1914. Just as 476 rang the death knell of the Roman Empire, 1066 created Norman England so did 1914 signal the beginning of our modern age. Industry and war mixed in a lethal cocktail from which fascism and communism fizzed. As empires clashed and populations shifted like never before, the greatest scourge on humanity was not war, but pandemic. What became known as the Spanish Flu infected almost one in five humans and killed up to 100 million worldwide.
A British research team found that the virus was carried by birds, then transferred to pigs and then to soldiers kept in close proximity in France. Others have claimed that it was carried to Europe by 96,000 Chinese labourers drafted in to bury the dead behind the lines of the Western Front. Nobody can say for sure. What can be said with certainty is that the movement of troops carried the killer virus to each corner of the globe.
The virus somewhat unfortunately became known as the ‘Spanish Flu’ because the uncensored press in Spain were the first to report the epidemic. Almost all national editors were shackled by wartime censorship and governments did not want to further reduce morale among their people. Although understandable, preventive early measures would have certainly reduced the numbers affected.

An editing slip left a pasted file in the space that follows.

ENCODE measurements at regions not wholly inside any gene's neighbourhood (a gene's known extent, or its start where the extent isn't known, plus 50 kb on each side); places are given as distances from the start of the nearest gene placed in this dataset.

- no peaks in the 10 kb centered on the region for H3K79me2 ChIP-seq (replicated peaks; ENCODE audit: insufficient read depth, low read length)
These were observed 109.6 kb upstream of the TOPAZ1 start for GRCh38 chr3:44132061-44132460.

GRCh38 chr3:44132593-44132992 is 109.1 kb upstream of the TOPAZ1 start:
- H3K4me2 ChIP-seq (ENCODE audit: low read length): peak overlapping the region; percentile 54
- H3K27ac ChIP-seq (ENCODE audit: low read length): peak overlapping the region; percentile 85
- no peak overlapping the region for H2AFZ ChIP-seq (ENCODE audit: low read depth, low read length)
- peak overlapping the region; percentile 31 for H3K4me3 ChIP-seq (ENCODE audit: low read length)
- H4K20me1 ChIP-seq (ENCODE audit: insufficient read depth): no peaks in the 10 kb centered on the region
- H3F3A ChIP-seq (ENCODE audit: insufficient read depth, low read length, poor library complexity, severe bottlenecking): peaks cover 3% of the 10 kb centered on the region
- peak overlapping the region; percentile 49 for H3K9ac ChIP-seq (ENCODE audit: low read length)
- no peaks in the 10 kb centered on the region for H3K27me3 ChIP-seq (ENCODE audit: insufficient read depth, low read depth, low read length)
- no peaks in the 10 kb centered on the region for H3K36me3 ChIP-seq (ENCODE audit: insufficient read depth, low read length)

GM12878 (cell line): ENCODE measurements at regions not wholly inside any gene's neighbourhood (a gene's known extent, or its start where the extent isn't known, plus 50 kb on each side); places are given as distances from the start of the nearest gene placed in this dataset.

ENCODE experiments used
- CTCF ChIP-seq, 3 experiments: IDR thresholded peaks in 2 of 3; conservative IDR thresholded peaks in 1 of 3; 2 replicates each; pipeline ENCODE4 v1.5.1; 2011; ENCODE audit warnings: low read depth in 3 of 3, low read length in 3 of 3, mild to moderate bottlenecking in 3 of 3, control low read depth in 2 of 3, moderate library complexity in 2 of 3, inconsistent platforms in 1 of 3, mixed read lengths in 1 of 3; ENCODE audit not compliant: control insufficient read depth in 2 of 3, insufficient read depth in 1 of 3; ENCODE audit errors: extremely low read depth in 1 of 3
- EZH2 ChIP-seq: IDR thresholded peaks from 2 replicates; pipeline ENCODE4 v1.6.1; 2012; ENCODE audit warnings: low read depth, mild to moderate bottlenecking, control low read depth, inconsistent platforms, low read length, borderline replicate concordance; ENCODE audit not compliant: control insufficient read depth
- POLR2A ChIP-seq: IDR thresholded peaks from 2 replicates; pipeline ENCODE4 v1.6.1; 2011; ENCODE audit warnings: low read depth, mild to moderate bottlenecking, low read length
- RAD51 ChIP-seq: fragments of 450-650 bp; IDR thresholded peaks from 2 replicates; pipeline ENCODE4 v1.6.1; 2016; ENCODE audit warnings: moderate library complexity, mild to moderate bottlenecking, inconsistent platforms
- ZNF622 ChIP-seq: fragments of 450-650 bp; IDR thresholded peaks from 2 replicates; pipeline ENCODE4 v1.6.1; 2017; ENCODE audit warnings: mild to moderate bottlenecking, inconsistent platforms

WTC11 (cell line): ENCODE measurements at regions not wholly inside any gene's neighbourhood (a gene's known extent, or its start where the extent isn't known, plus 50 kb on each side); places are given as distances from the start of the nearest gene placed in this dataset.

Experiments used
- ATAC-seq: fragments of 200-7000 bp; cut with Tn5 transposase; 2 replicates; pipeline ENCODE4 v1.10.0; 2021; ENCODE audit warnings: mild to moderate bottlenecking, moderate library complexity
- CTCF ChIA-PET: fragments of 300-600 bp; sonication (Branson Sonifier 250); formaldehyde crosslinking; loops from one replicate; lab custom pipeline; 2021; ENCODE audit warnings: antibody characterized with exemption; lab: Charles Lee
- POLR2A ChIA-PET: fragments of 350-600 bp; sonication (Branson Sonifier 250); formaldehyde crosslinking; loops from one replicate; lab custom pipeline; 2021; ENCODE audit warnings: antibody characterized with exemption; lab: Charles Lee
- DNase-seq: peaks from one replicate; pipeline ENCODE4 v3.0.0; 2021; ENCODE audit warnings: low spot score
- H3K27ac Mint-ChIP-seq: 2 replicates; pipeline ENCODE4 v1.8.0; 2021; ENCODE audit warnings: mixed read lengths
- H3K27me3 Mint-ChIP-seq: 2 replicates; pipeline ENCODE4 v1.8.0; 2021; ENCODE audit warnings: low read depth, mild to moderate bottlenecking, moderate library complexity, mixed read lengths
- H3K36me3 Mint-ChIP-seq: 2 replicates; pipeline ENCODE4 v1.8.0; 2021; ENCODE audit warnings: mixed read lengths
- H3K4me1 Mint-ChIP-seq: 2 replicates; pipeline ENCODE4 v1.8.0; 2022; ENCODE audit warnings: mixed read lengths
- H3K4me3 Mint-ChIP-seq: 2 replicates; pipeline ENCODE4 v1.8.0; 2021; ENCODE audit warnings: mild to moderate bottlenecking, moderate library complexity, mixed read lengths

An example of the rapid spread of the virus is Fort Riley in Kansas. The flu had been reported by a rural doctor in January 1918 hundreds of miles away. The first patient in the base was diagnosed on 4th March. One week later 500 men were showing symptoms. Within 24 hours there were patients in New York. As ships left the eastern seaboard for the confined conditions of trench warfare, the flu spread throughout Europe like wildfire.
By the end of 1919 the only populated place in the world where the flu did not reach was a collection of small islands deep in the Amazonian rainforest. In 24 weeks the flu killed more than the HIV virus did in 24 years. Mass graves of victims stretched from Boston to Belfast, Tokyo to Toronto. Western Samoa was the worst place affected in the world with 90% of the population contracting the virus and 30% dying. Once the worst was over approximately 3% of the global population had died.
As our modern age busily acknowledges it’s centenary, grim prophecies have been murmured comparing our world with that of 1914. As one great empire wanes, another is rapidly coming into the horizon. Skirmishes in Europe have caused nervous glances east and this week our newspapers are warning of a deadly disease going global. Could ebola be our Spanish Flu? Most likely not. Although the movement of people today is considerably greater than 100 years ago, the instant transmission of communication has meant that diseases can be prevented before they need to be cured.